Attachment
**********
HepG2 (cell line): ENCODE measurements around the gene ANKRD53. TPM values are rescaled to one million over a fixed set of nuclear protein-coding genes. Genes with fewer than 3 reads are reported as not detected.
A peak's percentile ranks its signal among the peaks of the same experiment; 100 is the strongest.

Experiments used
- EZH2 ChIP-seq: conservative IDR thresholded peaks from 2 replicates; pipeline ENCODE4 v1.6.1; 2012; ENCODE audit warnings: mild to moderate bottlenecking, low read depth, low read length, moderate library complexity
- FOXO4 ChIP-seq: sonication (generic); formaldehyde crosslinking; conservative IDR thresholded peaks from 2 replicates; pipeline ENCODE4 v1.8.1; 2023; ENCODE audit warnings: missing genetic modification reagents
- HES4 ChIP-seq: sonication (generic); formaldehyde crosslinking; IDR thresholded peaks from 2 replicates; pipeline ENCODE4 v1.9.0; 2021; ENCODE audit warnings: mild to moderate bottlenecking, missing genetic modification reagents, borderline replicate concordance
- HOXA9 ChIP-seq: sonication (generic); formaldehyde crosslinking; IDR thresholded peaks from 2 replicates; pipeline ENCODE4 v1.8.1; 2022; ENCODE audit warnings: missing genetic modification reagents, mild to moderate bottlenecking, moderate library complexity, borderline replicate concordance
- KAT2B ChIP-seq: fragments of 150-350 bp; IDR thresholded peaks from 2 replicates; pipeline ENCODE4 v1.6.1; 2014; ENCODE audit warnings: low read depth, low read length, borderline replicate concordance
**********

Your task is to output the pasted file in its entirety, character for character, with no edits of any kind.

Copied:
HepG2 (cell line): ENCODE measurements around the gene ANKRD53. TPM values are rescaled to one million over a fixed set of nuclear protein-coding genes. Genes with fewer than 3 reads are reported as not detected.
A peak's percentile ranks its signal among the peaks of the same experiment; 100 is the strongest.

Experiments used
- EZH2 ChIP-seq: conservative IDR thresholded peaks from 2 replicates; pipeline ENCODE4 v1.6.1; 2012; ENCODE audit warnings: mild to moderate bottlenecking, low read depth, low read length, moderate library complexity
- FOXO4 ChIP-seq: sonication (generic); formaldehyde crosslinking; conservative IDR thresholded peaks from 2 replicates; pipeline ENCODE4 v1.8.1; 2023; ENCODE audit warnings: missing genetic modification reagents
- HES4 ChIP-seq: sonication (generic); formaldehyde crosslinking; IDR thresholded peaks from 2 replicates; pipeline ENCODE4 v1.9.0; 2021; ENCODE audit warnings: mild to moderate bottlenecking, missing genetic modification reagents, borderline replicate concordance
- HOXA9 ChIP-seq: sonication (generic); formaldehyde crosslinking; IDR thresholded peaks from 2 replicates; pipeline ENCODE4 v1.8.1; 2022; ENCODE audit warnings: missing genetic modification reagents, mild to moderate bottlenecking, moderate library complexity, borderline replicate concordance
- KAT2B ChIP-seq: fragments of 150-350 bp; IDR thresholded peaks from 2 replicates; pipeline ENCODE4 v1.6.1; 2014; ENCODE audit warnings: low read depth, low read length, borderline replicate concordance